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dipstick issues

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Nipped out to Screwfix for a set of punches, they only have imperial ones and typically the 5/16" is slightly too small and the 3/8" is slightly too big! :banghead:

May have to borrow some metric ones from work as it's really not shifting. Annoying as I want to finish painting the block!

"Klaus": 1987 Clipper Cabrio, LA7Y, 1.8 Weber (auto)
1995 Corrado VR6, LK4Z: RIP
2003 Golf R32, LB5R

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Wow, looking at the timestamps really hits home how long I've been putting off sorting this! :lol:For the benefit of any future owners who have this problem - the dipstick guide is an absolute beast to get out. You have basically zero chance of bashing it out from underneath. Approaches I tried:
 
  1. Imperial punches - either slightly too big or slightly too small.
  2. Metric punches - same issue.
  3. Getting one of the apprentices at work to make me a custom punch of exactly the right diameter - took two attempts to get the size just right, 3 hours of bashing and it only shifted about 4-5mm before the punch started to bend over from the repeated impacts. The head totally mushroomed over as well…
  4. Got another punch made. This had a slight cone to the end…unfortunately it had the effect of forming the lip at the base of the guide tube (which previously stuck out about 0.2mm from the hole in the block all around) into a perfectly smooth transition with the step in the bottom of the block. Bummer.
  5. Tapped the top of the dipstick to M10 (this is a massive pain - the tube is some kind of steel and it doesn't like being tapped!), wound in some threaded bar and used a slide hammer on the end - with the first blow the end inch of the tube ripped off along the threads.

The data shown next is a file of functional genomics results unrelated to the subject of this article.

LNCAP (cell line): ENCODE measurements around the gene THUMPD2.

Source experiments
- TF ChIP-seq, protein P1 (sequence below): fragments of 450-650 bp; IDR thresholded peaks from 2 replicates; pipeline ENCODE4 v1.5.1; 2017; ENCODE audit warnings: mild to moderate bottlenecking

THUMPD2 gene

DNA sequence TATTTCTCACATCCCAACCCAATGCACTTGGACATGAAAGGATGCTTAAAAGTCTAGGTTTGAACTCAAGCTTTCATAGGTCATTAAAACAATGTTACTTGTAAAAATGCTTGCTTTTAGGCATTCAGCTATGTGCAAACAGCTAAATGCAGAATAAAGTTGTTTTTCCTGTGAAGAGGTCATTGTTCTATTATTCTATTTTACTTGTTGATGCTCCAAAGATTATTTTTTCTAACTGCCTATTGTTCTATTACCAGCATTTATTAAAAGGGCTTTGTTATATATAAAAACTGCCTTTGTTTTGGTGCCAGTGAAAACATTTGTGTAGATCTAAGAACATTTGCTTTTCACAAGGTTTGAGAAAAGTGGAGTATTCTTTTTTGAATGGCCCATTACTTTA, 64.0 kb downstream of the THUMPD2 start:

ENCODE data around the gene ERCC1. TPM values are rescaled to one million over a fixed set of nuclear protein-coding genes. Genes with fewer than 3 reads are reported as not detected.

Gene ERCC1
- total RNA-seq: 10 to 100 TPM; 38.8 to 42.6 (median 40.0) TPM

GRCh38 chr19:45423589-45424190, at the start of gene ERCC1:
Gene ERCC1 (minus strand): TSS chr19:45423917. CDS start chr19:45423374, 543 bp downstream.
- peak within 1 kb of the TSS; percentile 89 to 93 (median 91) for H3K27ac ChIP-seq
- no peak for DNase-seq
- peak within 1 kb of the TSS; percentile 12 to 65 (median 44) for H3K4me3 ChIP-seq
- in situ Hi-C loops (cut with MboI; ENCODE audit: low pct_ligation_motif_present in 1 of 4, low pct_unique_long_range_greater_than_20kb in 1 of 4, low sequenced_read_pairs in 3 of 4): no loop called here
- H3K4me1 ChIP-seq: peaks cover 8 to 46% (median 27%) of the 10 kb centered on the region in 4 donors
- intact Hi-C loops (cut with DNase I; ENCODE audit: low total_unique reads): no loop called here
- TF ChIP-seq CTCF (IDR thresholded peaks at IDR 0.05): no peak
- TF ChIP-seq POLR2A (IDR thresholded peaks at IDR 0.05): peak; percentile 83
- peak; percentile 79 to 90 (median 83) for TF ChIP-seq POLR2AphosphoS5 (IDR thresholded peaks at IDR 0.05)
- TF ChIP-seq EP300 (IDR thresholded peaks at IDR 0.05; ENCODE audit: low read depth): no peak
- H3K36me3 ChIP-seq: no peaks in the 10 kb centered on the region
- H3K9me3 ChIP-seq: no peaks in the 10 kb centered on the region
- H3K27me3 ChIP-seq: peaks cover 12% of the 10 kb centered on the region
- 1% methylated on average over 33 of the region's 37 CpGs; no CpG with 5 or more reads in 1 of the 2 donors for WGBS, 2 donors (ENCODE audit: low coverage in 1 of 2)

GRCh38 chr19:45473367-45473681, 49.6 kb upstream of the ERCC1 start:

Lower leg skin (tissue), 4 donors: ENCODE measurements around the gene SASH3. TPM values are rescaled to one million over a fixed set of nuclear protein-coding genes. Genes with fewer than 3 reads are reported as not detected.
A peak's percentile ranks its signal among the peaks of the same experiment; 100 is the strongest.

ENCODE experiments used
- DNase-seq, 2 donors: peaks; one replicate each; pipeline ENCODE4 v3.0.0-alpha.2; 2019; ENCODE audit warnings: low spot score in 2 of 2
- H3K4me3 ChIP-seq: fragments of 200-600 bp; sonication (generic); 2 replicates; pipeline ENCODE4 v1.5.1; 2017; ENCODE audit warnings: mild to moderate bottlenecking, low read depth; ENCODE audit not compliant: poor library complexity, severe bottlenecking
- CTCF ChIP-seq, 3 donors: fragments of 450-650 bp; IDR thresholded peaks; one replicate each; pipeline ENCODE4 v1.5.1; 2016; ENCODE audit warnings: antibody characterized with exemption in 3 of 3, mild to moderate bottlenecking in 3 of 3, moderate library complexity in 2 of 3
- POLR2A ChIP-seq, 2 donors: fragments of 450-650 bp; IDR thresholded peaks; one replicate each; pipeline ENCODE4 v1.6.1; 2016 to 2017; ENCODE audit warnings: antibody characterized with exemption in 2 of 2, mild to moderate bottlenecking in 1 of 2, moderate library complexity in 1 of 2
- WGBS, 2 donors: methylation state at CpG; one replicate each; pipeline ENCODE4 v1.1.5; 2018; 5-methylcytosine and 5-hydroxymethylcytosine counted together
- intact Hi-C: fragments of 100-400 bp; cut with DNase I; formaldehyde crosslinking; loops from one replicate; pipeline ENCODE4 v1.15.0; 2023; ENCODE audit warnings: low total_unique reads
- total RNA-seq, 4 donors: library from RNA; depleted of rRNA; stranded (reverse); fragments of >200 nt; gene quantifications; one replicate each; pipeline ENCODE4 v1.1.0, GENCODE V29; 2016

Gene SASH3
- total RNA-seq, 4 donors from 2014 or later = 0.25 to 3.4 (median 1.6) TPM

6. Tapped the top of the tube again and tried the slide hammer again - lost another half-inch or so of tube.
  7. Gave up on getting it out in one piece and started drilling. Amazingly this worked!
Start with a 9mm drill and bore it out all the way down. Then go to 9.5mm and go very gently. When you reach top of the block the tube will get stuck to the drill bit and tear off dramatically…

Once you've peeled the middle section off your drill bit you can go for it again - gently does it. Eventually you'll catch the edge of the tube (I helped it fold inwards with a couple of small punches and a hide mallet) and once it does then drilling it will split the tube. At that point it will fall out of the bottom in a few pieces. Success!  :thumbs:[edit: You then need to drill again to 10mm, otherwise you'll ruin your new dipstick tube trying to pound it into the hole. Guess how I found that out?]

Looks like the lip at the bottom is reasonably unscathed as well, though I'll do some measuring of the new tube before it goes in to make sure it won't sit proud. Probably use some silicone instant-gasket as well to prevent leaks. It looks like it'll be as tight as a very tight thing (possibly it's oversized to allow retrofit of the new type to old blocks?) so I've stuck it in the freezer to shrink it a bit. With any luck I can pound it in with the hide hammer and forget it ever happened :lol:Stone

Last edit: by Stone


"Klaus": 1987 Clipper Cabrio, LA7Y, 1.8 Weber (auto)
1995 Corrado VR6, LK4Z: RIP
2003 Golf R32, LB5R

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nice easy job then :)

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Indeed!

As a bonus bit of irritation, the new dipstick tube has 40mm until the depth stop collar but the lip in the block is 29mm down. It helps if you notice this in advance so you don't waste time wondering why it won't go in any further… :banghead:So the simple answer appears to be, use a 10mm bit to drill up from the bottom of the block until the old tube falls out, then pound in the new one from the top. Nice of VW to write that down somewhere :lol:

Last edit: by Stone


"Klaus": 1987 Clipper Cabrio, LA7Y, 1.8 Weber (auto)
1995 Corrado VR6, LK4Z: RIP
2003 Golf R32, LB5R
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